Did Your Kid Eat Toothpaste? When to Worry

Every parent knows the fear of realizing that their child has eaten something that they shouldn’t have. Most parents know what items that smell or taste good and should be kept out of a child’s reach. Children’s vitamins, adult strength gummy vitamins, medications, candles, perfume, lotions, etc. One of the things that most parents wouldn’t think of is toothpaste. In most homes the toothpaste is in a little cup or holder right on the edge of the bathroom sink. But what happens if a child eats toothpaste?

Swallowing toothpaste while brushing your teeth

Some children, especially young children, will swallow their toothpaste instead of spitting it out while they are brushing their teeth. While this isn’t a good habit to get into if it happens once in a while it’s not a big deal and you shouldn’t be too concerned. A child is using about a pea sized amount of toothpaste when they are brushing, not enough to cause them harm in a single dose.

Eating a significant amount more than that

A child that eats more than a pea sized amount at one time is more serious. The situation warrants more concern. You should observe your child’s behavior for the next couple hours. What type of toothpaste did they eat? How much? How full was the tube? A whole tube is a lot more than an almost empty tube and is more likely to cause bad reactions. The most common reason that parents call Poison Control is toothpaste. The most common recommendation they give is usually to wait and watch for reactions. Eating toothpaste is not usually cause for much concern.

Non-prescription toothpaste

Most regular non-prescription toothpaste is made of a mild soap, a grit, and fluoride. While fluoride has been shown to help improve the health of teeth’s enamel it can be toxic in large quantities. The small amount of fluoride in toothpaste is unlikely to cause a serious problem. Toothpaste isn’t meant to be eaten and the combination of ingredients might cause irritation of the digestive system. The most common symptoms are mild to moderate upset stomach, vomiting, and diarrhea. If these symptoms last for more than a day or become severe then seek out medical attention. In general, do not attempt to induce vomiting in your child unless directed to do so by Poison Control or a medical professional. Even if you are concerned with how much toothpaste they have eaten. Induced vomiting can damage the esophagus, teeth, and can sometimes make the effects of worse.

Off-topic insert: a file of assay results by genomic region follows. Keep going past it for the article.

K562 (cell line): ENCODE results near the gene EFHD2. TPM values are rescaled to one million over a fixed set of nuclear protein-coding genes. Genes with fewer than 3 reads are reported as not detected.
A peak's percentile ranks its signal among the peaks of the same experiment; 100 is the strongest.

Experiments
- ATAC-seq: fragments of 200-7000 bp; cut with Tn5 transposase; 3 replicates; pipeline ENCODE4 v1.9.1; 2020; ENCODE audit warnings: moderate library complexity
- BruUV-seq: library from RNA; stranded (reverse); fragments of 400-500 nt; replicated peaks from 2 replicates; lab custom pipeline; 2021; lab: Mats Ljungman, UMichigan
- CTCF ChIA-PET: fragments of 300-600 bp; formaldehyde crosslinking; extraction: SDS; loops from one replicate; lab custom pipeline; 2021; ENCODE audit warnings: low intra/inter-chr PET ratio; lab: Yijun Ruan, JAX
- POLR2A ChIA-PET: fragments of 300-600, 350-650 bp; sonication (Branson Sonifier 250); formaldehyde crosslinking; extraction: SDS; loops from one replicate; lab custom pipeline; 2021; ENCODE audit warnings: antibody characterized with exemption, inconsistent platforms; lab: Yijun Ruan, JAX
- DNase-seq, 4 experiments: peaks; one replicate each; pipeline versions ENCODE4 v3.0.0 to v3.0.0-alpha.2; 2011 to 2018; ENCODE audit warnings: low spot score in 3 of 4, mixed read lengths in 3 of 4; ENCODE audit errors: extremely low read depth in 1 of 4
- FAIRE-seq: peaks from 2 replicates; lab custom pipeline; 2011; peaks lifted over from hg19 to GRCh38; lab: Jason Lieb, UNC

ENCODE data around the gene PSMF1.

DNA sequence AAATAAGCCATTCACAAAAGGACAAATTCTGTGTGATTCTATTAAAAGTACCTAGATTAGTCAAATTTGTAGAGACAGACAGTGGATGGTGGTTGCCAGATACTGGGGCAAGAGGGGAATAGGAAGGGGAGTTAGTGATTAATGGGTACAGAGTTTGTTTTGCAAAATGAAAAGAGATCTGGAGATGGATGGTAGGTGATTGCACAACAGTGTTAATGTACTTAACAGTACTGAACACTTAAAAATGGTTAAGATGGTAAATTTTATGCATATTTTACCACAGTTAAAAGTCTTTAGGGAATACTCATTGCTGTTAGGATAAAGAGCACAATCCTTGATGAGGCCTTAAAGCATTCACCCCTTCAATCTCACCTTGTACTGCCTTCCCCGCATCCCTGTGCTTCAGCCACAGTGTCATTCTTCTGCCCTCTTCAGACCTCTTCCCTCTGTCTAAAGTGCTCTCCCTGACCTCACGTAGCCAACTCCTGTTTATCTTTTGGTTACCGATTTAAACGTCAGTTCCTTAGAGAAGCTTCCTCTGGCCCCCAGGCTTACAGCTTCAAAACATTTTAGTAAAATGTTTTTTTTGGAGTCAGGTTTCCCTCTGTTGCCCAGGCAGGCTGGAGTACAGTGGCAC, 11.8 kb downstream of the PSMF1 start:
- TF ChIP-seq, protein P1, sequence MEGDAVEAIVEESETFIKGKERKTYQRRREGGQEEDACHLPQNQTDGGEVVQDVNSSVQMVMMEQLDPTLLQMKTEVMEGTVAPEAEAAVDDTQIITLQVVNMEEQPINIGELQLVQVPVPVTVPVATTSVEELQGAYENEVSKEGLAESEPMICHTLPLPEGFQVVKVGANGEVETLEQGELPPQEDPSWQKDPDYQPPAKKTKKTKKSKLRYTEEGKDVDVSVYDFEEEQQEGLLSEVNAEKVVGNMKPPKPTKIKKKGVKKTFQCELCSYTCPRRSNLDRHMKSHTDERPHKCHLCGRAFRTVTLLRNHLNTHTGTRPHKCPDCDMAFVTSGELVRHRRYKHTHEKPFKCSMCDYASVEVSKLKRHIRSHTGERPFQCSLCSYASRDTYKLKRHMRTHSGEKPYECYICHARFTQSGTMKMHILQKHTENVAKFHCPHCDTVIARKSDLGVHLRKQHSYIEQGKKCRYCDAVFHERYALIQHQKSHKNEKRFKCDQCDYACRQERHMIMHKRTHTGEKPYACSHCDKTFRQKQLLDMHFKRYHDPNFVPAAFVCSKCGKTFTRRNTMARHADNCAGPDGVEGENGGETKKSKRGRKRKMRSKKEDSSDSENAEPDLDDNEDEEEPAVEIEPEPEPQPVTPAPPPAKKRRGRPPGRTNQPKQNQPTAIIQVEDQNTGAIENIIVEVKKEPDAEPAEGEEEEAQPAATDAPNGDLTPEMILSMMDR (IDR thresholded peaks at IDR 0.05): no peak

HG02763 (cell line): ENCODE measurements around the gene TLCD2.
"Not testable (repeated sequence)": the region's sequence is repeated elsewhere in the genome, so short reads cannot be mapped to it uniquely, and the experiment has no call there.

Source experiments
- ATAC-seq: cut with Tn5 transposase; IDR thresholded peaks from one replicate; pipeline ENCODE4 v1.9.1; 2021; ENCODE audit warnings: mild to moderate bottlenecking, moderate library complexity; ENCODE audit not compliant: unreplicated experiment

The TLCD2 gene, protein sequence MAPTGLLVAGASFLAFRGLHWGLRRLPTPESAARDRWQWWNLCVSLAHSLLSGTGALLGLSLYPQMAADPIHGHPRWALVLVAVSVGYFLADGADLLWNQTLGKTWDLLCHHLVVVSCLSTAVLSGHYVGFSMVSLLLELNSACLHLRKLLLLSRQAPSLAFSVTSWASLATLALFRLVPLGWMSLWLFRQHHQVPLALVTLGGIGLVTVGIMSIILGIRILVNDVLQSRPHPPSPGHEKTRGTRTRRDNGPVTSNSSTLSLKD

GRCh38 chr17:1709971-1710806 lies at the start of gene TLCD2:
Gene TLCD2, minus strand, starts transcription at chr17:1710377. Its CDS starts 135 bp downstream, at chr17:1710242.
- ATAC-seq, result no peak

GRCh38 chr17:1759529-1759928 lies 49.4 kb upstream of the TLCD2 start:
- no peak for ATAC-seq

Prescription strength toothpaste

There are many different types of prescription strength toothpaste. They are intended to treat a number of different dental conditions. No matter what the type of prescription toothpaste that it is or what the ingredients are it is important to seek immediate medical help. Any time a child consumes more than the dosage of a prescription strength medicine or a prescription that was not given to them it is a good idea to seek emergency medical help. Prescription medication abuse can cause a whole host of different effects. This includes immediate symptoms such as vomiting and upset stomach to more severe and lasting problems.

Toothpastes with natural ingredients

There is no FDA definition for what a natural toothpaste. A toothpaste that is advertised as “all natural” can contain just about anything. Some of these brands may also be secretive about the full list of ingredients. They will include only partial lists on the bottle. This requires you to look further at packaging to determine the contents. Despite this, most natural toothpastes are formulated without fluoride and without other potentially toxic ingredients. A child who has eaten too much of a natural toothpaste brand might feel nauseous or woozy for awhile. But they will likely not suffer diarrhea or vomiting.

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